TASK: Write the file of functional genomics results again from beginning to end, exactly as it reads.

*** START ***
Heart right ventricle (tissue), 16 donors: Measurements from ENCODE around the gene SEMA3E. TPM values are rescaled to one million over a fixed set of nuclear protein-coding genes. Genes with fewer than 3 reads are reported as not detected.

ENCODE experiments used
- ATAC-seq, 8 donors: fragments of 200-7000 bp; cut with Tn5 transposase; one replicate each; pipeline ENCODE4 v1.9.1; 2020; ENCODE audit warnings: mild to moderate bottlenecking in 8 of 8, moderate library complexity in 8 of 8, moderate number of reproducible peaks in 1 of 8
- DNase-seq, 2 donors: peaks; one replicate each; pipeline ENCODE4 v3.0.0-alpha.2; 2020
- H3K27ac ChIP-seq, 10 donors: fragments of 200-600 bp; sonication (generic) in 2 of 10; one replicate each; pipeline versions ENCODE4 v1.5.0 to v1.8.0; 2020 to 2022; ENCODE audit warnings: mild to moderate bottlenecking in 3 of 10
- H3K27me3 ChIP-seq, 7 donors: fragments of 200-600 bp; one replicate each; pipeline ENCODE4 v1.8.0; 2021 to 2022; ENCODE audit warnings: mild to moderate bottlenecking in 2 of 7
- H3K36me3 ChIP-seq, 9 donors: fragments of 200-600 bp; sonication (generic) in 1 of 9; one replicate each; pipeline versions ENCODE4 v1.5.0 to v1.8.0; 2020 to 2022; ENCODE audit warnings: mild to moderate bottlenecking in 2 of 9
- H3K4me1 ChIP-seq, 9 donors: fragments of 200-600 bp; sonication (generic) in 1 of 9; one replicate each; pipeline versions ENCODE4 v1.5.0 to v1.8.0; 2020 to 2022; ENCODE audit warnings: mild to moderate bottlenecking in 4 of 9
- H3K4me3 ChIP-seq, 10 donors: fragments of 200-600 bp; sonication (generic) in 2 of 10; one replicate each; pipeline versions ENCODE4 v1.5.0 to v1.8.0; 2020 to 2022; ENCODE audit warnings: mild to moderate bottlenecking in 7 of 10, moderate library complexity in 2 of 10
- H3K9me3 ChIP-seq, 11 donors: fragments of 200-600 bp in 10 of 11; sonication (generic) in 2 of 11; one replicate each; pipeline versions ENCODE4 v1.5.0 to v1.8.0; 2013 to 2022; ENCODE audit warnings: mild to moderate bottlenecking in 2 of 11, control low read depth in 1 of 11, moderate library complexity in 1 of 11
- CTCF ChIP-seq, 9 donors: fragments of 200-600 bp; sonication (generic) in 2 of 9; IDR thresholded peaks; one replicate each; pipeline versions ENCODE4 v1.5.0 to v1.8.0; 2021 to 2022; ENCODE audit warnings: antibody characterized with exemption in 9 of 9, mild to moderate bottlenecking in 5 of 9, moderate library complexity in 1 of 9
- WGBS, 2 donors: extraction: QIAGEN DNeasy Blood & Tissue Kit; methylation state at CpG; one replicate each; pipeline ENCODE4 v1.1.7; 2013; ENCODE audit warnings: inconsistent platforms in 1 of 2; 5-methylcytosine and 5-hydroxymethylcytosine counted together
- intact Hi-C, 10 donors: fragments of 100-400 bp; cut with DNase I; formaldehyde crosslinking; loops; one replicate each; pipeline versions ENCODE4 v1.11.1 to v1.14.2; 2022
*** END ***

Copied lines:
Heart right ventricle (tissue), 16 donors: Measurements from ENCODE around the gene SEMA3E. TPM values are rescaled to one million over a fixed set of nuclear protein-coding genes. Genes with fewer than 3 reads are reported as not detected.

ENCODE experiments used
- ATAC-seq, 8 donors: fragments of 200-7000 bp; cut with Tn5 transposase; one replicate each; pipeline ENCODE4 v1.9.1; 2020; ENCODE audit warnings: mild to moderate bottlenecking in 8 of 8, moderate library complexity in 8 of 8, moderate number of reproducible peaks in 1 of 8
- DNase-seq, 2 donors: peaks; one replicate each; pipeline ENCODE4 v3.0.0-alpha.2; 2020
- H3K27ac ChIP-seq, 10 donors: fragments of 200-600 bp; sonication (generic) in 2 of 10; one replicate each; pipeline versions ENCODE4 v1.5.0 to v1.8.0; 2020 to 2022; ENCODE audit warnings: mild to moderate bottlenecking in 3 of 10
- H3K27me3 ChIP-seq, 7 donors: fragments of 200-600 bp; one replicate each; pipeline ENCODE4 v1.8.0; 2021 to 2022; ENCODE audit warnings: mild to moderate bottlenecking in 2 of 7
- H3K36me3 ChIP-seq, 9 donors: fragments of 200-600 bp; sonication (generic) in 1 of 9; one replicate each; pipeline versions ENCODE4 v1.5.0 to v1.8.0; 2020 to 2022; ENCODE audit warnings: mild to moderate bottlenecking in 2 of 9
- H3K4me1 ChIP-seq, 9 donors: fragments of 200-600 bp; sonication (generic) in 1 of 9; one replicate each; pipeline versions ENCODE4 v1.5.0 to v1.8.0; 2020 to 2022; ENCODE audit warnings: mild to moderate bottlenecking in 4 of 9
- H3K4me3 ChIP-seq, 10 donors: fragments of 200-600 bp; sonication (generic) in 2 of 10; one replicate each; pipeline versions ENCODE4 v1.5.0 to v1.8.0; 2020 to 2022; ENCODE audit warnings: mild to moderate bottlenecking in 7 of 10, moderate library complexity in 2 of 10
- H3K9me3 ChIP-seq, 11 donors: fragments of 200-600 bp in 10 of 11; sonication (generic) in 2 of 11; one replicate each; pipeline versions ENCODE4 v1.5.0 to v1.8.0; 2013 to 2022; ENCODE audit warnings: mild to moderate bottlenecking in 2 of 11, control low read depth in 1 of 11, moderate library complexity in 1 of 11
- CTCF ChIP-seq, 9 donors: fragments of 200-600 bp; sonication (generic) in 2 of 9; IDR thresholded peaks; one replicate each; pipeline versions ENCODE4 v1.5.0 to v1.8.0; 2021 to 2022; ENCODE audit warnings: antibody characterized with exemption in 9 of 9, mild to moderate bottlenecking in 5 of 9, moderate library complexity in 1 of 9
- WGBS, 2 donors: extraction: QIAGEN DNeasy Blood & Tissue Kit; methylation state at CpG; one replicate each; pipeline ENCODE4 v1.1.7; 2013; ENCODE audit warnings: inconsistent platforms in 1 of 2; 5-methylcytosine and 5-hydroxymethylcytosine counted together
- intact Hi-C, 10 donors: fragments of 100-400 bp; cut with DNase I; formaldehyde crosslinking; loops; one replicate each; pipeline versions ENCODE4 v1.11.1 to v1.14.2; 2022